Enabling Environment for Markets Resource Roundup: Highlights from Marketlinks and the BEAM Exchange
The enabling environment for agricultural market systems month on Agrilinks wouldn’t be complete without drawing our community’s attention to the resources of our partner site Marketlinks as well as those available on the BEAM Exchange.
As the home for market-based solutions for development, Marketlinks hosts market development, economic growth, and cross-cutting issues resources, including the renowned Value Chain Wiki. A UK-based organization, the BEAM Exchange is a specialist platform for knowledge exchange and learning about using market systems approaches to reduce poverty. While these platforms focus on market systems approaches and practices beyond agriculture and food security, many of the resources and learnings noted below do address these sectors and offer highly relevant tools and learnings in areas. This is particularly true in dimensions related to gender and social norms.
We have highlighted key resources below from both Marketlinks and the BEAM Exchange. We hope you enjoy diving in!
This Value Chain Wiki page explores the business enabling environment, which includes norms and customs, laws, regulations, policies, international trade agreements and public infrastructure that either facilitate or hinder the movement of a product or service along its value chain.
Market systems enterprises and other firms operate within a business environment that imposes both formal and informal rules. This section of the Value Chain Wiki considers the informal dimension: the norms, customs and codes of conduct that affect people’s attitudes, behaviors and access to resources and markets — and which are not captured by specific formal laws, regulations or contracts.
This highly relevant, just released report examines how laws and regulations in developing and transitional countries limit or enable women to enter, remain and advance in the formal sector workforce. It features analysis of how gender inequalities in civil and administrative laws, regulatory employment restrictions, occupational licenses, employment discrimination and sexual harassment limit women’s abilities to engage in wage employment. It also analyzes how laws and policies can support working women and working parents in not only remaining but also thriving in the workplace.
Working within a market system means thinking more about how to boost the system as an enabling environment rather than viewing it as a static series of problems that need fixing. It also means studying the history of any given market system, which is essential to dig into the path that has brought it to its current state and the influence that is likely to have on any attempt to change it.
To understand innovations’ potential, we must understand how each innovation fits within this broader context, or system. For value chains in which post-harvest loss occurs, the system is composed of producers, processors, packagers, distributors, retailers, consumers and any number of middlemen acting to get food from farms to markets. These many actors also depend on infrastructure such as energy grids, roads and bridges, and other enabling environment factors (e.g., ease of doing business, cultural norms and food safety standards). To truly evaluate innovation potential, we have to consider the full composite of these systemic factors.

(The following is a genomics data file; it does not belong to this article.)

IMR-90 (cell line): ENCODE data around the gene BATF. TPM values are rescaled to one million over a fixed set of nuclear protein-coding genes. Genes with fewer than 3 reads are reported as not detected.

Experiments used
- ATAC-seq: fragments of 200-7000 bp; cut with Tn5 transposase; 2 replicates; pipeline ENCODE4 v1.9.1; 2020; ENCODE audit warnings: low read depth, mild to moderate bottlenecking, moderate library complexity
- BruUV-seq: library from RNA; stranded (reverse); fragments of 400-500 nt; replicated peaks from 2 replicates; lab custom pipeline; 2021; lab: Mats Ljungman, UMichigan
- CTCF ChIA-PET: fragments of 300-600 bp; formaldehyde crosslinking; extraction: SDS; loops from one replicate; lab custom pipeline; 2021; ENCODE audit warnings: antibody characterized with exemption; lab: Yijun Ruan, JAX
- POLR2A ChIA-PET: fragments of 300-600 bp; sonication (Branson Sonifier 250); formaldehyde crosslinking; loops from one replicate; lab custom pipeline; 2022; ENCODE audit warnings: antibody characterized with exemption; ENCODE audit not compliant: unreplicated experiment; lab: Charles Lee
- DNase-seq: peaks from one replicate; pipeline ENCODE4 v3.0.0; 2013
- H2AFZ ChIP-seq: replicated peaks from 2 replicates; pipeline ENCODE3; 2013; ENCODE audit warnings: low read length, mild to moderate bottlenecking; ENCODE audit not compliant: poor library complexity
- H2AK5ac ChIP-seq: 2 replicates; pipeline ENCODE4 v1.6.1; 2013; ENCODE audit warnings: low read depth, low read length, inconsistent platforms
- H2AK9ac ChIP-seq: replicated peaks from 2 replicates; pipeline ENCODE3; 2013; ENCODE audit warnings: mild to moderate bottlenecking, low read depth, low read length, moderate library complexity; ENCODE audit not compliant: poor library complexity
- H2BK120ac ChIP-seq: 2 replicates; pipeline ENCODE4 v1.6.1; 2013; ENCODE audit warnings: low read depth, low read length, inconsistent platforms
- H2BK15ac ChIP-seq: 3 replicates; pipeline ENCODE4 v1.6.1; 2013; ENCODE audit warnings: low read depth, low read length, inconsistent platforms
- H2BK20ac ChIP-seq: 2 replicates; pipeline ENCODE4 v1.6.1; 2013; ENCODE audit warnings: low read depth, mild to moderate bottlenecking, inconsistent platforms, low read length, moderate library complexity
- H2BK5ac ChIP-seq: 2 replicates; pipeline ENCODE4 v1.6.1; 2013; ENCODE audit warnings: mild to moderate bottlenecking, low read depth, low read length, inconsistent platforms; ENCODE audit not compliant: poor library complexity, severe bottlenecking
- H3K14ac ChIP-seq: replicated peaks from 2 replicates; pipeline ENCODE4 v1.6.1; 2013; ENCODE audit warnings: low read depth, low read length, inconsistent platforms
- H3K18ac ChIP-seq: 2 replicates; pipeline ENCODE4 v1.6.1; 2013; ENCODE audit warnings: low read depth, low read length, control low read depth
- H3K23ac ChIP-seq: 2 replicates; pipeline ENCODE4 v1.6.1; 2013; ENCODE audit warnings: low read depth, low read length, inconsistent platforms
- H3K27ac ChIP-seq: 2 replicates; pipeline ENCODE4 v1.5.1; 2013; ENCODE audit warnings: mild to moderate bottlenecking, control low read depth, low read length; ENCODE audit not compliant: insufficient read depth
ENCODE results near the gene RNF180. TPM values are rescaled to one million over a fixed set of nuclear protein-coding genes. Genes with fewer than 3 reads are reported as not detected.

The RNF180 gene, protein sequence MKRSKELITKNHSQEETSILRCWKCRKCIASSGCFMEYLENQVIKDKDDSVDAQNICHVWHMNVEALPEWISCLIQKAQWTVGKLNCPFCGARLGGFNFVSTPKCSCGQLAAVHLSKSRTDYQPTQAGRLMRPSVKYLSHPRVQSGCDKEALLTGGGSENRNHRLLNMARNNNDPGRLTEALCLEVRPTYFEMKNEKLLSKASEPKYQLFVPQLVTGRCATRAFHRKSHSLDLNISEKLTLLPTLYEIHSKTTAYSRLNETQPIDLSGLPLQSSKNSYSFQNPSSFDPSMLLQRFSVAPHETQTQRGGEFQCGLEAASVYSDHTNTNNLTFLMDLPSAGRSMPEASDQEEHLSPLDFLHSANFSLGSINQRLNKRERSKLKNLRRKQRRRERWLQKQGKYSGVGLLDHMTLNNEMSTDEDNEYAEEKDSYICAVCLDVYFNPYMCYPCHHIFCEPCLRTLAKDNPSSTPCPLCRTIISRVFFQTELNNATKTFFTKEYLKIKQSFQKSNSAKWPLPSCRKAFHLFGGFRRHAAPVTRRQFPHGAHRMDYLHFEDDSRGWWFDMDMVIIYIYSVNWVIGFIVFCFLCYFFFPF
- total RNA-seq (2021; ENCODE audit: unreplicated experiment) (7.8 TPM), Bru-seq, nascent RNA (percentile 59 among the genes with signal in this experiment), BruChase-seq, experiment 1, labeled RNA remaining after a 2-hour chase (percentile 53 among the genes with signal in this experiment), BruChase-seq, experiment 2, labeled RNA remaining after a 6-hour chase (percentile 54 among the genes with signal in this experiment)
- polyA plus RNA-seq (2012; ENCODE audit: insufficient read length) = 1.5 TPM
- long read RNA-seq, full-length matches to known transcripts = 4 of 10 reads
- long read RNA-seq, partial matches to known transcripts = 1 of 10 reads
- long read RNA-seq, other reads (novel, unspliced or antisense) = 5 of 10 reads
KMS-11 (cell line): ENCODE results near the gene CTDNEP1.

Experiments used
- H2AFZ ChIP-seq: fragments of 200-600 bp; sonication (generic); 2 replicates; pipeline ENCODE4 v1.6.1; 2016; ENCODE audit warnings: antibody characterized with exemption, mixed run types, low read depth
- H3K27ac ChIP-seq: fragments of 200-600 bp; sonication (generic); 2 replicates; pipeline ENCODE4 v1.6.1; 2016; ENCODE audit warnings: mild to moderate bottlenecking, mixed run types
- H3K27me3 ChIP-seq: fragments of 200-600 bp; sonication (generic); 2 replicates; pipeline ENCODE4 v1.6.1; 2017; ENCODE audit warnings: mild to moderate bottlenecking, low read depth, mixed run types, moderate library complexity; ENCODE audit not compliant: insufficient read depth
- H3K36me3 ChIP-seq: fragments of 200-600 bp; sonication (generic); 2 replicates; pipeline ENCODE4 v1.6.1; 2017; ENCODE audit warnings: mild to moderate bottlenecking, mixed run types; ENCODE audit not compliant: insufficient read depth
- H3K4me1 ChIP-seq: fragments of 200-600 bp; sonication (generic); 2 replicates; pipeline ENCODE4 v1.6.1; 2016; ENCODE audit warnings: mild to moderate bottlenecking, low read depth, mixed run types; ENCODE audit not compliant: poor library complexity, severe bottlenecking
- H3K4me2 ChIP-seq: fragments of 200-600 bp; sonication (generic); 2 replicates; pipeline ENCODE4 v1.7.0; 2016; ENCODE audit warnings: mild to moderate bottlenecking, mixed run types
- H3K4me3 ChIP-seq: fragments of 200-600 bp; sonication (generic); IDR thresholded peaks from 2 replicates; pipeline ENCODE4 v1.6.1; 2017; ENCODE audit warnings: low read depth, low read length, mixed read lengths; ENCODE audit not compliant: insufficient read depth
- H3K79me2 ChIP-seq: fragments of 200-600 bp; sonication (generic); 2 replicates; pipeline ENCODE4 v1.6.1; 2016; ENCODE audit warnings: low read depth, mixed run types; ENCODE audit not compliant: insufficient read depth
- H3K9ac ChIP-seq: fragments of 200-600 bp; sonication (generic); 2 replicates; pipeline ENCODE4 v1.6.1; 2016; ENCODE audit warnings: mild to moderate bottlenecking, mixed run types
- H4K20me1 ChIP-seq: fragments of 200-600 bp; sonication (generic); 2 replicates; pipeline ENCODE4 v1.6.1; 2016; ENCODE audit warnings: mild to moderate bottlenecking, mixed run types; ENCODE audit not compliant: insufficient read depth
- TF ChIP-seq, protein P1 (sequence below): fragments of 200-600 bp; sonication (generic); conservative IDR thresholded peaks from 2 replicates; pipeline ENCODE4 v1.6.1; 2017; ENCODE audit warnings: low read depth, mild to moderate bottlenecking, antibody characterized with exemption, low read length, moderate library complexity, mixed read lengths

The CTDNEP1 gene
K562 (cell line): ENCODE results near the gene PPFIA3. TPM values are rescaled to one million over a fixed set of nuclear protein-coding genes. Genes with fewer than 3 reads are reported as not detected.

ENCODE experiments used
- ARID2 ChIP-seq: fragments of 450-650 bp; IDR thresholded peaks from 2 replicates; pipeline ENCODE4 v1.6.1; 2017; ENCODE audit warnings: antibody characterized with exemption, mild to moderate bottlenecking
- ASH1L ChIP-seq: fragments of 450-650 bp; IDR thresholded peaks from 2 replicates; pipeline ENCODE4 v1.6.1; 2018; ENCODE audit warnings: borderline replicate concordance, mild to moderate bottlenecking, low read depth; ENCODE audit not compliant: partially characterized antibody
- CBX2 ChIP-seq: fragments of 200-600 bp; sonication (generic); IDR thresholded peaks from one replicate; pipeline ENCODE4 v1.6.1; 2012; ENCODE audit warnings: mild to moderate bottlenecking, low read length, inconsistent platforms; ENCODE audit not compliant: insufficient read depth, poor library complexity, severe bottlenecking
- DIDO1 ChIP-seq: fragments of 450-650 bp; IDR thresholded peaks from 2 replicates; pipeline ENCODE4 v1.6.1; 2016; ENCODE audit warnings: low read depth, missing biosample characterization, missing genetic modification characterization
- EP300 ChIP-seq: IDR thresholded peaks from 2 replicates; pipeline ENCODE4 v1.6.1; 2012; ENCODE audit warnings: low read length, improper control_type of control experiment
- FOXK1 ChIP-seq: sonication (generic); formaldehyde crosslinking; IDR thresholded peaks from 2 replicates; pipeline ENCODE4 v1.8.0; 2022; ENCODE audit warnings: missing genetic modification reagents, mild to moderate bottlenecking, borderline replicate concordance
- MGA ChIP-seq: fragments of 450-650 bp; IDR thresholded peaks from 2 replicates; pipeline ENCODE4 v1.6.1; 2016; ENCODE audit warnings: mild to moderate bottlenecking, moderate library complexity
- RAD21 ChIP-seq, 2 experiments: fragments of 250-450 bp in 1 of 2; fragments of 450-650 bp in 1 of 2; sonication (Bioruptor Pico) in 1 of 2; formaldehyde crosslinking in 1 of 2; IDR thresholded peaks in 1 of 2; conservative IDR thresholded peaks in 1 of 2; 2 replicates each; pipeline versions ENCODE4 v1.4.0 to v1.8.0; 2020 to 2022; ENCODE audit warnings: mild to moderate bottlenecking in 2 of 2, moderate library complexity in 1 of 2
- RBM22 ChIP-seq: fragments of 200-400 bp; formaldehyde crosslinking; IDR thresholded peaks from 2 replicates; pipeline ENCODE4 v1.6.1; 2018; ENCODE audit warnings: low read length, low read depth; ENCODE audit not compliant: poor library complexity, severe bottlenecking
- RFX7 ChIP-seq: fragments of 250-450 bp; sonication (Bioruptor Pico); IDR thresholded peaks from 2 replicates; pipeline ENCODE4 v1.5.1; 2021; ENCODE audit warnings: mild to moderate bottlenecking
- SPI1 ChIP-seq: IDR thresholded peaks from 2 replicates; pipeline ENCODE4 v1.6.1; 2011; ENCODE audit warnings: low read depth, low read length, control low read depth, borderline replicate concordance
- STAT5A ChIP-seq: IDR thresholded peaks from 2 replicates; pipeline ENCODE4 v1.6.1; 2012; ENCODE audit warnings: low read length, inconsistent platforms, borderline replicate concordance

This research explores how social norms influence women’s access and agency as well as practical lessons learned. It builds on the recognition that informal social “rules” within markets and households can dramatically affect the results of market systems programs aiming to empower women. The report documents how social norms are currently understood, assessed and navigated in market systems programs via two in-depth cases and seven mini-cases that provide additional insight and examples.
This webinar explores the influence of informal norms (beyond gender norms) on market system dynamics and market actor behaviors. Examples include institutional biases and norms for conducting business. Highlighting recent research from the Leveraging Economic Opportunities activity, the presenters shared new understanding of how to define and identify norms as well as examples that can help practitioners understand how institutional biases shape business, market trajectories and change. Examples from USAID’s Agricultural Value Chains project in Bangladesh are explored.
This research brief outlines key ideas from social norms theory and explores implications for research and implementation by market systems development programs. It aims to help program teams grasp the social norms at play in their current situation, so they can factor them into intervention design and iteration by monitoring the impacts of their interventions.
Markets are complex social systems in which market actors share a set of biases based on a multi-layered network of structures, rules and norms. In the context of Bangladesh, two of the most influential informal norms are family loyalty and social hierarchy, and these norms permeate many layers of social interaction and structure, including market systems and businesses.